One constellation that is critical to grasp is how a “basket of goods”, referred to by the International Monetary Fund (IMF) as “special drawing rights” (SDR), is fairly congruent to Nash’s Industrial Consumer Price Index (ICPI). Let’s keep this simple: imagine a scale. On the left side is an amount of fiat currency of your choice, on the right, is a collection of goods, assets, or commodities (I use these terms very loosely) in all the various combinations you can imagine that would be equivalent to the dollars on the first side at a given rate that is publicly recognized. The right side could even be a collection of currencies. There are those that believe Bitcoin is enough in itself, operating as both the fulcrum and the right side of the scale. This implies an understanding of token mining and, by extension, the value of energy – I am unqualified to expound on this in a way that I believe is satisfactory so I will leave that topic to those more experienced and more knowledgeable about the idea.
“The ICPI concept was used by Nash to illuminate a vector of quality for money we can dub ‘Idealness’. The asymptotically ‘ideal’ nature of Bitcoin derives from the apolitical and invariant nature of the cost to produce a valid block. Bitcoin is asymptotically (rather than perfectly) ideal because it (self-)adjusts the cost to produce blocks (aka difficulty) to the previous period’s mining computational expenditure and it is invariant in that the adjustment is pre-defined (constitutionally) at Genesis and locked in as such by the ever-increasing entropy of the totality of each of the network participant’s utility functions.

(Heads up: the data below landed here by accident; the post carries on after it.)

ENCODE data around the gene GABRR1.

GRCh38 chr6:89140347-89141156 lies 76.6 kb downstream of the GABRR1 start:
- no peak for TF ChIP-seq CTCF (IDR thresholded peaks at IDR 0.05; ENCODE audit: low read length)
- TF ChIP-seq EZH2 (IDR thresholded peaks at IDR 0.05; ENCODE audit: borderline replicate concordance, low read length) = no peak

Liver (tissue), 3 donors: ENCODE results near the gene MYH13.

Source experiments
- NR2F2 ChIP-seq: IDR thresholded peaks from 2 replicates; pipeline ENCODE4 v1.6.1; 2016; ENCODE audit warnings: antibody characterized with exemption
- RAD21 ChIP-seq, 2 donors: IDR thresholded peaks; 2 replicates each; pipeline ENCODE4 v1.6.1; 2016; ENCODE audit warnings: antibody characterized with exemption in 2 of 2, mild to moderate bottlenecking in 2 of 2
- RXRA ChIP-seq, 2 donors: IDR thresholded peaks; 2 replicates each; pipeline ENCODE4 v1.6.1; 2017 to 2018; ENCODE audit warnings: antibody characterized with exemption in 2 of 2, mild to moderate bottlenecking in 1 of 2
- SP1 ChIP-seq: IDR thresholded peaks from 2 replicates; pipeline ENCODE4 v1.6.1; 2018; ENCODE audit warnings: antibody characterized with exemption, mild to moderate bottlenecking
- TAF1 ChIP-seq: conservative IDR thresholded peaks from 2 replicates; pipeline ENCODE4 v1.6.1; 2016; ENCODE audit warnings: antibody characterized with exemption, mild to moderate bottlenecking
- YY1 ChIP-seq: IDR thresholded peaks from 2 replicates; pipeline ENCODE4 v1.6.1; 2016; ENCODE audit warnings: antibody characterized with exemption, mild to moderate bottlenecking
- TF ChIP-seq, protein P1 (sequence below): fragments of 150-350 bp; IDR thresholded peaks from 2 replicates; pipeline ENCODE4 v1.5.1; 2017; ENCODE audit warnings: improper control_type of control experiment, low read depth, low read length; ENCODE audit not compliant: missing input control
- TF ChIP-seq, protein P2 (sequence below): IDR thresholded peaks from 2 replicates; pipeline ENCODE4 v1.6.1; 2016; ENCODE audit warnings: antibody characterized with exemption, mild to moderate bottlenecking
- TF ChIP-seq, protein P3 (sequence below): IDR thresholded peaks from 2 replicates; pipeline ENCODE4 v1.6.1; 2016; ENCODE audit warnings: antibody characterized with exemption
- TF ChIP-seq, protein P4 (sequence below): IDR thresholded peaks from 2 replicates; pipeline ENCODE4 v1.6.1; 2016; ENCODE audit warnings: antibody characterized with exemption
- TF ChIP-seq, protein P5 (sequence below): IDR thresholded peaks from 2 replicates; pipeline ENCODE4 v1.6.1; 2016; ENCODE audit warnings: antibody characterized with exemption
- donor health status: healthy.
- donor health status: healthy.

Any major currency that (constitutionally) pegs to Bitcoin thus necessarily inherits the benefits of this quality of idealness.”
Over the last three and a half years we have watched as central banks have flooded the markets with currency. The cost of goods has increased in the wake of trade route bottlenecks and the excess liquidity available to outbid the competition. We are still seeing commodity price spikes occurring globally, such as in the European energy markets.
Now imagine, if you will, that the scale embodies the concept of Ideal Money. This tool offers a more complete view of the price inflation occurring on the fiat currency side of things because it can be possessed as an asset itself in an effort to pursue a more conservative monetary policy, riding out the surprise shocks that occur when people pile into an attractive market (the things they really want on the right side of the scale).